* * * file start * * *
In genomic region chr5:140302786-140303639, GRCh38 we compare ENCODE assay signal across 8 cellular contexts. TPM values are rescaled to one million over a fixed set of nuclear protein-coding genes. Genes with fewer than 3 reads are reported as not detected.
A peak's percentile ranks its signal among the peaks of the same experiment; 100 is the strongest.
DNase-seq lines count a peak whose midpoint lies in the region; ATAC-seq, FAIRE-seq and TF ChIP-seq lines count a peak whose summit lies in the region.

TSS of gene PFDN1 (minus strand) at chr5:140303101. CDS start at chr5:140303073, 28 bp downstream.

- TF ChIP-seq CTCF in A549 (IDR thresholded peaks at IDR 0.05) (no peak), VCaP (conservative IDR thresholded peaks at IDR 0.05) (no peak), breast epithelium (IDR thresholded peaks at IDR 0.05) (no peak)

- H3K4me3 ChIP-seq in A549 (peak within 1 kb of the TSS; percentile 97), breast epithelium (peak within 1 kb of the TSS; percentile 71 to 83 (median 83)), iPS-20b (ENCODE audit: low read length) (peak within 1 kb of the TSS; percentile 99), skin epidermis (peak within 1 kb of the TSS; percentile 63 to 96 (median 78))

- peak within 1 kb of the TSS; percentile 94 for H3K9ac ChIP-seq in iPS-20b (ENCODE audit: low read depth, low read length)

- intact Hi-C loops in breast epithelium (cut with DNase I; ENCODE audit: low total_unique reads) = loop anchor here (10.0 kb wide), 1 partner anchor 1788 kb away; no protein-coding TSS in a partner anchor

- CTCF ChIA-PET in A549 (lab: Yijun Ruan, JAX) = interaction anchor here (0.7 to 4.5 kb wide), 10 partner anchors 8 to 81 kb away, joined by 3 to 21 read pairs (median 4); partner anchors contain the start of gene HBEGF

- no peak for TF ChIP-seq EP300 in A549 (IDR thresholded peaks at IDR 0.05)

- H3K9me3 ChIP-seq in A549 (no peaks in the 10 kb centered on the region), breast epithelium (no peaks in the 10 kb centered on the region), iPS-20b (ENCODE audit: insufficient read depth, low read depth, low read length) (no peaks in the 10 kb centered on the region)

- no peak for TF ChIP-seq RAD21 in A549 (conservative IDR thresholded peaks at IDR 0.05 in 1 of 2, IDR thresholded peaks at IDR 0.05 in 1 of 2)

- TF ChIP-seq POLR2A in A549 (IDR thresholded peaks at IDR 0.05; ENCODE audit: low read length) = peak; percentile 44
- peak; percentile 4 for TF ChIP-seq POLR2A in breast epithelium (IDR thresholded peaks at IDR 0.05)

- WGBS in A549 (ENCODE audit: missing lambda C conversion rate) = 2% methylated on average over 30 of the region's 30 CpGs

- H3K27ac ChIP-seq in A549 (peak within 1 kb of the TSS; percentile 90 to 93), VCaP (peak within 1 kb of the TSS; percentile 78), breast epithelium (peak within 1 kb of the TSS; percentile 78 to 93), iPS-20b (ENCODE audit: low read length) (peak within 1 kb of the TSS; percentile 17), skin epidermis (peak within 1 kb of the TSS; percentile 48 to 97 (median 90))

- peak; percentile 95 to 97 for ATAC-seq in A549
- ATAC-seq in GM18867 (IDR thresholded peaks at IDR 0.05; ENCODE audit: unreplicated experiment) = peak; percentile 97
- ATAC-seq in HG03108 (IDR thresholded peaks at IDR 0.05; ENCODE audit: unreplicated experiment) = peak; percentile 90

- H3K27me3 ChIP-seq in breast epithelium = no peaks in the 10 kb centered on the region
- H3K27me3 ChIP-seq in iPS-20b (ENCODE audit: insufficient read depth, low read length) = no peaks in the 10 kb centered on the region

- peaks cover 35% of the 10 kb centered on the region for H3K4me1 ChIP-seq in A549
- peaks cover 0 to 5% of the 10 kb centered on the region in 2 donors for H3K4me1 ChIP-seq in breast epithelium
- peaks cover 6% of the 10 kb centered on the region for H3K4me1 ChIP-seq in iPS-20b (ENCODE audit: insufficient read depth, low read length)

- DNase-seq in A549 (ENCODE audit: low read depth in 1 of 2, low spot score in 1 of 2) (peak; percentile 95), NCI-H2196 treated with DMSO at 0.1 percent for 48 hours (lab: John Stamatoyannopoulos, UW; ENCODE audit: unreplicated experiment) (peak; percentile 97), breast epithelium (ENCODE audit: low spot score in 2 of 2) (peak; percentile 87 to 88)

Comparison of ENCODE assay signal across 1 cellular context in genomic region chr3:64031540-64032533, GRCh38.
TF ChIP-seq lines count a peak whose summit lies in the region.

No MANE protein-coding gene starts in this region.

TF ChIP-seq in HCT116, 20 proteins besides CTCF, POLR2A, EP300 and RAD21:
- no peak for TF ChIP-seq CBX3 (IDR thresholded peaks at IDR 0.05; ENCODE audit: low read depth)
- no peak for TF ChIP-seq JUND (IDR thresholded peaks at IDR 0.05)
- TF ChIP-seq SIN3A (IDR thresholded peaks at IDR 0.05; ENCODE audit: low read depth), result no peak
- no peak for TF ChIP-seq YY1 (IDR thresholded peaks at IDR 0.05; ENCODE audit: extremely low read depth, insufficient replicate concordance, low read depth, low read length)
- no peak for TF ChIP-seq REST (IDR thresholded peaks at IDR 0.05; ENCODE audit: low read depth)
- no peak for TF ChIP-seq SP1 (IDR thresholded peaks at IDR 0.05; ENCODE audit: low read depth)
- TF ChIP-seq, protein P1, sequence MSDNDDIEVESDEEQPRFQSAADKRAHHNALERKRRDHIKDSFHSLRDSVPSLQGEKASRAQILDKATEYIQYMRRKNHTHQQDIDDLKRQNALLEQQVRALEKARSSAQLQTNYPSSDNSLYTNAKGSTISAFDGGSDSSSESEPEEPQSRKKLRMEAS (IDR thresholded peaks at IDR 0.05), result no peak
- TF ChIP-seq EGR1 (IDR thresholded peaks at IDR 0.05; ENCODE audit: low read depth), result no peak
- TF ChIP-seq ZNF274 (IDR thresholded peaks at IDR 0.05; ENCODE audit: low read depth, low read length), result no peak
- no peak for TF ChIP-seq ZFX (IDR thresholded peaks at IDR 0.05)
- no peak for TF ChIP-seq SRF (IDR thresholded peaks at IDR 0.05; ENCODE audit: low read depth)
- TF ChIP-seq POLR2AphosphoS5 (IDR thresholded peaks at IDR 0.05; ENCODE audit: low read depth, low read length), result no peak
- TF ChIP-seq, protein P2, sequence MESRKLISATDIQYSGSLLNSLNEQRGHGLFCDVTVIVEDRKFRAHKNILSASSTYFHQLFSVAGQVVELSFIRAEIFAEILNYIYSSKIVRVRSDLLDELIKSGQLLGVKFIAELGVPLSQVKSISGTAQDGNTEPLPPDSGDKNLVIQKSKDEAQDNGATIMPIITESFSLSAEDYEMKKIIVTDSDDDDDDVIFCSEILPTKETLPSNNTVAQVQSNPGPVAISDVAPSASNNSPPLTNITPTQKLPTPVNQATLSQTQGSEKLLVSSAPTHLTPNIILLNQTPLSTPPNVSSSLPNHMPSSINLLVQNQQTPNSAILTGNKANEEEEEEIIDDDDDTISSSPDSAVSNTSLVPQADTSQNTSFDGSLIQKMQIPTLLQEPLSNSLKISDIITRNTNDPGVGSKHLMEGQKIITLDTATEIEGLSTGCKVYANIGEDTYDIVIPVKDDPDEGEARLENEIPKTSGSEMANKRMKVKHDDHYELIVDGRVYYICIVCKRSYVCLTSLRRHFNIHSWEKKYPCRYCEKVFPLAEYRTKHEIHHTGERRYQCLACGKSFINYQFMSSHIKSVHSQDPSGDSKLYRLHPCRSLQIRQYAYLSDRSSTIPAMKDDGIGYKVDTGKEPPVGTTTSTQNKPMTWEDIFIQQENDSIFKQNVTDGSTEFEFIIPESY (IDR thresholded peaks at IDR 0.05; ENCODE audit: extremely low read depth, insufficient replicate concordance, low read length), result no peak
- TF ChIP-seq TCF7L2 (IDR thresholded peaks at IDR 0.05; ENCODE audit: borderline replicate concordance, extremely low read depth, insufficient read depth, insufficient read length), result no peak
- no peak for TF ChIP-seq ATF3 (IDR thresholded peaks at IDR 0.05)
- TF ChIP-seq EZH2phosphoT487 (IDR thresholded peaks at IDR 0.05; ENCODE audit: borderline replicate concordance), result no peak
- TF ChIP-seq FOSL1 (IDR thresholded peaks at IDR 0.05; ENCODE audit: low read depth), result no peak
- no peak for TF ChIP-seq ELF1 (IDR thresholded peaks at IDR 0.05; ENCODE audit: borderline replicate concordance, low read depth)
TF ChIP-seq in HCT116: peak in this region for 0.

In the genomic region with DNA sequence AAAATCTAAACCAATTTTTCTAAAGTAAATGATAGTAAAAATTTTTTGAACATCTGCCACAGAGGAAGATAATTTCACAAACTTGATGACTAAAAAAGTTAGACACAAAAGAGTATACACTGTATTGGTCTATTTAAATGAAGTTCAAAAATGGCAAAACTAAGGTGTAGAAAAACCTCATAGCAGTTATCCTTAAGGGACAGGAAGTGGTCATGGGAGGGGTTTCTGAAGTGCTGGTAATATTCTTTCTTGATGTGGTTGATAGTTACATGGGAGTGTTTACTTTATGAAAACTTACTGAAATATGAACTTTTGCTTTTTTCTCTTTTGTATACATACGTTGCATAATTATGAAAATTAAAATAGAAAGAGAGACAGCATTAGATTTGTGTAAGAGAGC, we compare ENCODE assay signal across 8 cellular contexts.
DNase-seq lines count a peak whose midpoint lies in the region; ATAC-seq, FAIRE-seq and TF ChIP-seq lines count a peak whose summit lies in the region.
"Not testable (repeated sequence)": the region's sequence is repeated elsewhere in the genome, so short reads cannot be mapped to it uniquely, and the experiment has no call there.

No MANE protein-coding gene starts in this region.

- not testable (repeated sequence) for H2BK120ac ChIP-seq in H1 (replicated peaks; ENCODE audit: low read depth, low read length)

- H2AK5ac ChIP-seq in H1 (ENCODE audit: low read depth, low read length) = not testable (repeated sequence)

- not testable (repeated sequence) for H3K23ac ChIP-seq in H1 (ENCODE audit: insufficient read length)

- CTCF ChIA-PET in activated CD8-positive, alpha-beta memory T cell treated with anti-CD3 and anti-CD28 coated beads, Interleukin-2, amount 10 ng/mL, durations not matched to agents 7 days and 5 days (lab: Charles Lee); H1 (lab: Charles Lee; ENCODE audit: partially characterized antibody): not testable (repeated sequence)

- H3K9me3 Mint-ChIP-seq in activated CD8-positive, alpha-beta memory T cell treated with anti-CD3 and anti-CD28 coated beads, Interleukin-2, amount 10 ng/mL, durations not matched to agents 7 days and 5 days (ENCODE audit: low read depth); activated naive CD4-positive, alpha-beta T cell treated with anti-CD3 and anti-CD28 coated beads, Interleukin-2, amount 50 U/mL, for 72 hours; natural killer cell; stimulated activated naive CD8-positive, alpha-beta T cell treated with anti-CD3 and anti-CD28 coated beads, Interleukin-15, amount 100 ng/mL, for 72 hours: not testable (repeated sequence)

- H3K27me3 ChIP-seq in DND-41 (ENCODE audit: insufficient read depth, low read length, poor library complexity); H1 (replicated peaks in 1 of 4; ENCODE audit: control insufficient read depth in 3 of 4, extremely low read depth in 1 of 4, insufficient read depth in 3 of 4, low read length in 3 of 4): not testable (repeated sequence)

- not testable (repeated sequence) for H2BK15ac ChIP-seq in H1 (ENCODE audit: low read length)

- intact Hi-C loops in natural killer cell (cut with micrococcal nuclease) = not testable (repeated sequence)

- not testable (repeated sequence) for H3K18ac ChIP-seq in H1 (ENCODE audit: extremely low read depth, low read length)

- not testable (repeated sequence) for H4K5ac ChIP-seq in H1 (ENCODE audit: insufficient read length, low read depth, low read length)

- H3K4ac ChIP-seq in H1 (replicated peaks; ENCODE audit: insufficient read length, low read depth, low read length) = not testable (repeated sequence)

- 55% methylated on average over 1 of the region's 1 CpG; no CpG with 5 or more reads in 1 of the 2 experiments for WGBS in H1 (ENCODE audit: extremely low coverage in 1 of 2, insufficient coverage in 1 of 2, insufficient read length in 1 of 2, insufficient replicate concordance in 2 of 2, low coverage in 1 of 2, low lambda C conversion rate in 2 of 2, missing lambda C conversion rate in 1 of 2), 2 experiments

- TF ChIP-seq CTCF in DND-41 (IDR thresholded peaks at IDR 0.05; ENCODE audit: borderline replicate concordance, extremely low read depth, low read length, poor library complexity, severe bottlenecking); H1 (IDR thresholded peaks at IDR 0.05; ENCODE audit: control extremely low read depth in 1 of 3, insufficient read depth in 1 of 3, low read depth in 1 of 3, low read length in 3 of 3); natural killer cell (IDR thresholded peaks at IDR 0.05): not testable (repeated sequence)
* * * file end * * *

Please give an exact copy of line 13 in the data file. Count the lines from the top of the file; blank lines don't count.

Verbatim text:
- TF ChIP-seq POLR2A in A549 (IDR thresholded peaks at IDR 0.05; ENCODE audit: low read length) = peak; percentile 44